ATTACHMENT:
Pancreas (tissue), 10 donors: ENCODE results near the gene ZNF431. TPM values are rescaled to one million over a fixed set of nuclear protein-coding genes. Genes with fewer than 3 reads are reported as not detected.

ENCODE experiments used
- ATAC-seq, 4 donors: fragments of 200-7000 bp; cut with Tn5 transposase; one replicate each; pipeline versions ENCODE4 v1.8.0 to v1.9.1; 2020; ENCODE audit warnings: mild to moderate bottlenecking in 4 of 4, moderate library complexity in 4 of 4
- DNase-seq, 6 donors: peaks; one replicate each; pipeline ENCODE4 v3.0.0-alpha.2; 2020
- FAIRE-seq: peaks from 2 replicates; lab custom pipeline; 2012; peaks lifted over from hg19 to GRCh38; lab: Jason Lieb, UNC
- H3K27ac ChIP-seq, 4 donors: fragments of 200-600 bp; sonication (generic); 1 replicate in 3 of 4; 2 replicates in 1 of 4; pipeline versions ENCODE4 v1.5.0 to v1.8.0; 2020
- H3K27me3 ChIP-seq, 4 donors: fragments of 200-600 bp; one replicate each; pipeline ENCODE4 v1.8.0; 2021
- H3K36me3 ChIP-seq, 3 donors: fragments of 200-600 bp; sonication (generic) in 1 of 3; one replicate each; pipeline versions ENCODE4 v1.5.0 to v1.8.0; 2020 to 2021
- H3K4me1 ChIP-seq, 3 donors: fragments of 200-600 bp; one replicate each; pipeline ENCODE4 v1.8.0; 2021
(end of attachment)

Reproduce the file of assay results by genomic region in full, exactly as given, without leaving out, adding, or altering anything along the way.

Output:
Pancreas (tissue), 10 donors: ENCODE results near the gene ZNF431. TPM values are rescaled to one million over a fixed set of nuclear protein-coding genes. Genes with fewer than 3 reads are reported as not detected.

ENCODE experiments used
- ATAC-seq, 4 donors: fragments of 200-7000 bp; cut with Tn5 transposase; one replicate each; pipeline versions ENCODE4 v1.8.0 to v1.9.1; 2020; ENCODE audit warnings: mild to moderate bottlenecking in 4 of 4, moderate library complexity in 4 of 4
- DNase-seq, 6 donors: peaks; one replicate each; pipeline ENCODE4 v3.0.0-alpha.2; 2020
- FAIRE-seq: peaks from 2 replicates; lab custom pipeline; 2012; peaks lifted over from hg19 to GRCh38; lab: Jason Lieb, UNC
- H3K27ac ChIP-seq, 4 donors: fragments of 200-600 bp; sonication (generic); 1 replicate in 3 of 4; 2 replicates in 1 of 4; pipeline versions ENCODE4 v1.5.0 to v1.8.0; 2020
- H3K27me3 ChIP-seq, 4 donors: fragments of 200-600 bp; one replicate each; pipeline ENCODE4 v1.8.0; 2021
- H3K36me3 ChIP-seq, 3 donors: fragments of 200-600 bp; sonication (generic) in 1 of 3; one replicate each; pipeline versions ENCODE4 v1.5.0 to v1.8.0; 2020 to 2021
- H3K4me1 ChIP-seq, 3 donors: fragments of 200-600 bp; one replicate each; pipeline ENCODE4 v1.8.0; 2021